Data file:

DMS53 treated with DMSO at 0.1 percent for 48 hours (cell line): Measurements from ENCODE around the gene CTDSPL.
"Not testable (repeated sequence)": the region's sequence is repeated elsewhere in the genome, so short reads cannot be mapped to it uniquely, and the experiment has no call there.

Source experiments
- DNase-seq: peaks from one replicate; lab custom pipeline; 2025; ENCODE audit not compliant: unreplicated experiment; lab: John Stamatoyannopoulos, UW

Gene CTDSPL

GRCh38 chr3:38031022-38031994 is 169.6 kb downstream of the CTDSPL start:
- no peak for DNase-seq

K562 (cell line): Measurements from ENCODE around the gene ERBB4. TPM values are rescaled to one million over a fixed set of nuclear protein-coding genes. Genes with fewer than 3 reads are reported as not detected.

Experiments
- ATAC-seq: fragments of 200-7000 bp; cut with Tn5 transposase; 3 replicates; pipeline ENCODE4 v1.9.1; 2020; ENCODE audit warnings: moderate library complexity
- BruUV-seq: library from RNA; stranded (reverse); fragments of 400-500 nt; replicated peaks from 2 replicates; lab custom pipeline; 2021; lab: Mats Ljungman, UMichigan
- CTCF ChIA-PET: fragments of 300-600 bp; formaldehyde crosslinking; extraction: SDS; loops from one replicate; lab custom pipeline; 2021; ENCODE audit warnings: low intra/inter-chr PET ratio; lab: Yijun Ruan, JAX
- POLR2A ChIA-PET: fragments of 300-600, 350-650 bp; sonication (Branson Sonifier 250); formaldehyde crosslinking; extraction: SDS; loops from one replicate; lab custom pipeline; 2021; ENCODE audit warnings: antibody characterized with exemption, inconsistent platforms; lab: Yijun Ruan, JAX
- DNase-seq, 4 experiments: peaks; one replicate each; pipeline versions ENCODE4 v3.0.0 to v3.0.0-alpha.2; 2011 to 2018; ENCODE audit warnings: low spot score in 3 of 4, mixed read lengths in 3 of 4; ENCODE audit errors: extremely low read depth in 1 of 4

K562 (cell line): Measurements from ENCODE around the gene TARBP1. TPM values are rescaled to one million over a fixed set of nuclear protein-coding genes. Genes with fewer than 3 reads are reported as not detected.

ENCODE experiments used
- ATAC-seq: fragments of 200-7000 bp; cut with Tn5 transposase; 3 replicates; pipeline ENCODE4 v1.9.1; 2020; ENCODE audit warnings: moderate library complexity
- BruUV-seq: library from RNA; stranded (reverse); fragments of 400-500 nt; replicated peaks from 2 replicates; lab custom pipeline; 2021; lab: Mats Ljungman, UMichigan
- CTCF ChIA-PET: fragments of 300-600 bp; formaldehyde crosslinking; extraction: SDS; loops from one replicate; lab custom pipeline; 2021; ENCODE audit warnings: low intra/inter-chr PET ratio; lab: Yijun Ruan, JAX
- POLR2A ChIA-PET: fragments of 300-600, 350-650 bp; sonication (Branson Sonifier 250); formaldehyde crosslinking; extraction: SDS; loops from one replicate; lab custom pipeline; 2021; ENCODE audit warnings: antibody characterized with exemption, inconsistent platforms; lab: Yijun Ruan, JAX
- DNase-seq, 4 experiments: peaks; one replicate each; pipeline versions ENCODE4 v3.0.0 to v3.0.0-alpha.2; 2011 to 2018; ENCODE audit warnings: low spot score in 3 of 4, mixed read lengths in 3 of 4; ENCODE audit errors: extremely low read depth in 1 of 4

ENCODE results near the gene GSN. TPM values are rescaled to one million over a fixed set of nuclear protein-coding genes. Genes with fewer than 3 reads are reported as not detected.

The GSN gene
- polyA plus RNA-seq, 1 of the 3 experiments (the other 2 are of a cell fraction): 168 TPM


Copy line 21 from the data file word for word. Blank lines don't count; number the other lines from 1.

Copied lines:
- DNase-seq, 4 experiments: peaks; one replicate each; pipeline versions ENCODE4 v3.0.0 to v3.0.0-alpha.2; 2011 to 2018; ENCODE audit warnings: low spot score in 3 of 4, mixed read lengths in 3 of 4; ENCODE audit errors: extremely low read depth in 1 of 4